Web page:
Willson Contreras likes to have some fun on social media, and he’s teased us before, so you can’t presume what he put out there this weekend means anything other than he likes the picture.
Even with an emoji that is usually suggestive:
— Willson Contreras (@WContreras40) November 29, 2020
OH SHIT IT’S A TRADE! NO, WAIT, THE CUBS ARE SIGNING SOMEONE BIG! NO, WAIT, IT’S AN EXTENSION!
It’s … probably none of those things. Obviously nothing of note has happened since. But it did get me thinking generally about the Cubs’ catching situation.
For example, if you wanted to dream on a Willson Contreras extension, it wouldn’t be completely implausible. Consider that the Cubs and Contreras reportedly got close enough an extension to culminate in an offer before, but it didn’t quite happen. From The Athletic a couple years ago:
Sources indicated Willson Contreras is one player who could have been affected by not signing an extension. Unlike Bryant, Javier Báez, Kyle Schwarber, Albert Almora Jr. and Ian Happ, Contreras didn’t have the benefit of getting a sizable draft bonus. Contreras was signed as an international free agent in 2009 and never even received the type of bonus the top-tier IFAs usually get.
That’s not to say Contreras is struggling to make ends meet, but while he was able to put up a first half that was good enough to start in the All-Star Game, Contreras’ defensive lapses, framing issues and lack of power were evident in the second half. Some believe he allowed doubt to creep into his head that he’d missed an opportunity by passing on an extension that the Cubs offered last offseason and it contributed to his struggles.
If extension talks were to happen again, maybe Contreras goes for it this time.
Consider also that there’s now a new sheriff in charge of the Cubs. Consider that Contreras’s place in arbitration (second of three years) lends itself to an extension that could be backloaded such that it wouldn’t necessarily impact the 2021 budget all that much, but would provide a lower overall AAV for the Cubs should they care about the luxury tax down the road. And consider that Contreras has not locked up life-changing money yet in his career, and his newfound framing prowess could wind up an obsolete skill within a year or two (right when he’s reaching free agency).
From the Cubs perspective, they might have one of the two or three best overall catchers in all of baseball under team control for the next two years (age 29 and 30 seasons). But if you could get him to tack in three or so more years on a reasonable extension? When he’s a guy who has shown a tremendous ability to actually develop and adjust in the big leagues? When we know that catcher’s bats sometimes peak a little later than other position players? Why not, right? I don’t think you could justify a crazy LONG extension for Contreras – with apologies to catchers, it’s just the nature of the beast, as the performance cliff can arrive on a dime once a guy gets into his 30s – but a deal that covers a few more years and ensures Contreras life-changing money? That’s win-win.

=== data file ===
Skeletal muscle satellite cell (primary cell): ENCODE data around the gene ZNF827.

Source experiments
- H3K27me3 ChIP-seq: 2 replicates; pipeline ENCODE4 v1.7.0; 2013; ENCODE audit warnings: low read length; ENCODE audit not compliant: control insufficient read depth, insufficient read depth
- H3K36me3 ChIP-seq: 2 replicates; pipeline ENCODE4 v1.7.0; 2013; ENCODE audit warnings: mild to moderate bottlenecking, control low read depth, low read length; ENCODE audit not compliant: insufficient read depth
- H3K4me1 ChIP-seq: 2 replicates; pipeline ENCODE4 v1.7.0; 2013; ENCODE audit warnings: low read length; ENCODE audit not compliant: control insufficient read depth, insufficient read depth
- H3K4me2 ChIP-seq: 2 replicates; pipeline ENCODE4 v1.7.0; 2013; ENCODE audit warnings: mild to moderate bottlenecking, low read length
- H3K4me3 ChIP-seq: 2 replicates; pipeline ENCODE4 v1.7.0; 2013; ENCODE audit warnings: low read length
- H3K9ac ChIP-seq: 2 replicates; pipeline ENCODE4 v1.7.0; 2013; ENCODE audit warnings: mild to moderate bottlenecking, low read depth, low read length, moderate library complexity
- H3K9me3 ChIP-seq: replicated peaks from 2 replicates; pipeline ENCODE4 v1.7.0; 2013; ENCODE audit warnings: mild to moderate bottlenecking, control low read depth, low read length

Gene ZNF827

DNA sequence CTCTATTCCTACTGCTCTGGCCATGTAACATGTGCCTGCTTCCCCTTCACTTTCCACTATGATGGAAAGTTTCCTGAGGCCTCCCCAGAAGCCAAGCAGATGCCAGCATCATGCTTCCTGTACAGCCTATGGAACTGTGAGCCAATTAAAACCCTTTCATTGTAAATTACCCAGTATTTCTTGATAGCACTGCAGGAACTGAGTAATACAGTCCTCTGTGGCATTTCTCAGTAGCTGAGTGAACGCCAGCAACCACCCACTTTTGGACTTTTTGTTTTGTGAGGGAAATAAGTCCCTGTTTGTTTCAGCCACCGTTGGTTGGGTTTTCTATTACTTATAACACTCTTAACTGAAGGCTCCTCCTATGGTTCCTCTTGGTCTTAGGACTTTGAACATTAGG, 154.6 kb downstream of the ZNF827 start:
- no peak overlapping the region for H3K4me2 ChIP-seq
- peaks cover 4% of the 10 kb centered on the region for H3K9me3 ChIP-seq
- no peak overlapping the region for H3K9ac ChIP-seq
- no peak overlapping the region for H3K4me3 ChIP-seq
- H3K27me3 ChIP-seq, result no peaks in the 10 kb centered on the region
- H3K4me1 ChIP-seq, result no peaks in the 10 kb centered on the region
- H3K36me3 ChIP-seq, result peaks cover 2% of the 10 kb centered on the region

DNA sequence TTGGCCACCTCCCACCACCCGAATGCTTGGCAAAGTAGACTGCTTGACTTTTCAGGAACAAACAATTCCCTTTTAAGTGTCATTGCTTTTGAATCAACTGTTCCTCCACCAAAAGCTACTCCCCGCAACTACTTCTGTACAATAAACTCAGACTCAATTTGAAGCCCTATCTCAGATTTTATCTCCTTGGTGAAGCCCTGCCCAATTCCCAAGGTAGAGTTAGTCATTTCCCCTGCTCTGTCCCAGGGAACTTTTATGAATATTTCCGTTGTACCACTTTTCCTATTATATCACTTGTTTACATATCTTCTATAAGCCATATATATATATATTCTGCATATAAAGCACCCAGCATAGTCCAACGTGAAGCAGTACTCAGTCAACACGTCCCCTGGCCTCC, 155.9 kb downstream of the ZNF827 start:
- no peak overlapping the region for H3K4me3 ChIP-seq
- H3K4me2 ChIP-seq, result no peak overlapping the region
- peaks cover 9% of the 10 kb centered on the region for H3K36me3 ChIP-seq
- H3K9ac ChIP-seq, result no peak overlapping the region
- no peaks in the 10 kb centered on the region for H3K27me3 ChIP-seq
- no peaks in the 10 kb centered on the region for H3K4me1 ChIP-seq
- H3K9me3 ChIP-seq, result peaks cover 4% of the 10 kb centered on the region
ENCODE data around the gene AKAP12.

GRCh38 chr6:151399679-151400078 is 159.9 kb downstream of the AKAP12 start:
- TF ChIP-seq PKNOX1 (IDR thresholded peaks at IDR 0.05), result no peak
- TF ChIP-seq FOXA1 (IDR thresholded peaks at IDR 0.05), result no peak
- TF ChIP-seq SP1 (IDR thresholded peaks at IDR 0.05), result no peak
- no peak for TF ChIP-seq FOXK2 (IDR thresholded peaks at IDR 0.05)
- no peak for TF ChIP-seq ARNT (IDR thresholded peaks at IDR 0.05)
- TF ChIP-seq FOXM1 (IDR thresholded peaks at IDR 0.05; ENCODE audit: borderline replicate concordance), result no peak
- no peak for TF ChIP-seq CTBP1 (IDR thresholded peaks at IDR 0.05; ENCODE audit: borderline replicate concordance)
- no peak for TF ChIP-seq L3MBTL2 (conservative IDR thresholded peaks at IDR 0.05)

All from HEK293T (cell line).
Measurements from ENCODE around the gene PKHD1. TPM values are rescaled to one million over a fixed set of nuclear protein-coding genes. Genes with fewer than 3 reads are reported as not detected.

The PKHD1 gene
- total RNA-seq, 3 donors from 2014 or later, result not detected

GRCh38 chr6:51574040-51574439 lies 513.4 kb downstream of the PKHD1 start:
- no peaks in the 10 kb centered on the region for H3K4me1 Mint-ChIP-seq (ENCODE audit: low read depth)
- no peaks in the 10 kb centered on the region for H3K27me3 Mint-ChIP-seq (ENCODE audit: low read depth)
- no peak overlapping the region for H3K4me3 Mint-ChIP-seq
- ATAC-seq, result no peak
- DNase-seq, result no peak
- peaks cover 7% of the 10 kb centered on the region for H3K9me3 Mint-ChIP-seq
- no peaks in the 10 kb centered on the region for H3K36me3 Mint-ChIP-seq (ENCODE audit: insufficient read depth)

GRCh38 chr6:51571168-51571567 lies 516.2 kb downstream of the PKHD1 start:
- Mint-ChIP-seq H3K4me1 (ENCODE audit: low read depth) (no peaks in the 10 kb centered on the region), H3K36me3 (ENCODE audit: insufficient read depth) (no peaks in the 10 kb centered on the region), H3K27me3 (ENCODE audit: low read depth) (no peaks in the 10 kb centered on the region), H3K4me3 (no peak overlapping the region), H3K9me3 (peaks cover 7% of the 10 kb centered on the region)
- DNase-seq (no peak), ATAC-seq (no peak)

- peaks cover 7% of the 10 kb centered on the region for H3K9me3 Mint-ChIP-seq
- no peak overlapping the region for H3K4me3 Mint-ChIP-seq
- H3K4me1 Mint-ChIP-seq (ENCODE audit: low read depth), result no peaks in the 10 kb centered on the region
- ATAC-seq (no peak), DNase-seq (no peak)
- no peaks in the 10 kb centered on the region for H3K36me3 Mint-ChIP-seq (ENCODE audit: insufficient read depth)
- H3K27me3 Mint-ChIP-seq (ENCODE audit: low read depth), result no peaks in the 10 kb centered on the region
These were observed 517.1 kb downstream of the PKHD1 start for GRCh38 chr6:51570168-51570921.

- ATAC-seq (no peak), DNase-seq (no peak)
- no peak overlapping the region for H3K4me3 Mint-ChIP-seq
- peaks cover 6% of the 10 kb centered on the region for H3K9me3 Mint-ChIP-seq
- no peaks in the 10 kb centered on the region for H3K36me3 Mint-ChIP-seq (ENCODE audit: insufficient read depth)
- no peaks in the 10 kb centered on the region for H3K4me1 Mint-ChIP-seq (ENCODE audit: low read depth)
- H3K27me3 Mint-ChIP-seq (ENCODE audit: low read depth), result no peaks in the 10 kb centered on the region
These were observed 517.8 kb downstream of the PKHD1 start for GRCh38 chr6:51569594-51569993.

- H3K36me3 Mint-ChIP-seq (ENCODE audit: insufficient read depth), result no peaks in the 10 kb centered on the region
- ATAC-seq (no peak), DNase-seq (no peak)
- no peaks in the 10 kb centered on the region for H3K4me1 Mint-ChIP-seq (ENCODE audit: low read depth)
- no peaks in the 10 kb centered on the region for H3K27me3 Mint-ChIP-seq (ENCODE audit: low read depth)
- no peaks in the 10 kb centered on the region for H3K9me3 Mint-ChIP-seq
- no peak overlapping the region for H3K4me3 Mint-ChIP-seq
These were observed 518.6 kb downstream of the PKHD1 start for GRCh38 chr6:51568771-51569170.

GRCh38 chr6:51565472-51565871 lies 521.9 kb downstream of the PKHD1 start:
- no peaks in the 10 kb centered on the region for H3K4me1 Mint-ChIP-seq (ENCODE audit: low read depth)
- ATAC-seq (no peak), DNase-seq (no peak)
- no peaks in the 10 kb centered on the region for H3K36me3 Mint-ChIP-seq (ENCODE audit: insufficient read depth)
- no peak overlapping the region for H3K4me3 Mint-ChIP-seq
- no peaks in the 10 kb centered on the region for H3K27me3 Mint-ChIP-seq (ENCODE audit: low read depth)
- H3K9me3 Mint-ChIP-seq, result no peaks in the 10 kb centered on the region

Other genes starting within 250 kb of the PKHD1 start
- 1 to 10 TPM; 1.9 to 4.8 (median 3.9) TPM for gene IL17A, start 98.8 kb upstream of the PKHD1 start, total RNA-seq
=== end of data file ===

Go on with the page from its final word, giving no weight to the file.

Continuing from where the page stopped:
… and if Contreras doesn’t want to extend this offseason, or if the Cubs aren’t actually into it, then they’ve got to explore his value on the trade market for most of the same reasons above.
Contreras might be the Cubs’ most valuable trade piece, and while you do not want to lose him, we can’t ignore that the Cubs have a young, controlled back-up in Victor Caratini, who very well could be a 60% starter already. We also can’t ignore that the Cubs have a top catching prospect in Miguel Amaya on the 40-man roster, and he is likely to be at AA/AAA next year after his season at the alternate site. There are also P.J. Higgins and Taylor Gushue set to be at AAA, each of whom are plausible big league back-up catchers in the near-term future. We also can’t ignore that two of the Cubs other top 15 prospects (Ronnier Quintero and Ethan Hearn) are also catchers. Much further off, yes, but the position is well-stocked in the long-term is the point. If the Cubs can’t extend Contreras and if the right trade offer came together, it’s a position where the Cubs would be better able to absorb the blow in the near and long-term than most other positions.
As Jed Hoyer said, the Cubs are at a point in time where, because of the looming post-2021 issues, they have to be opportunistic when looking toward the long-term. That means finding what offers would be out there for Contreras OR signing him to a quality extension. Either approach can turn short-term value into long-term value if you get it right. (And if it’s the extension route, then obviously that opens up other opportunities for how the Cubs can best deploy their surplus catching talent in the organization.)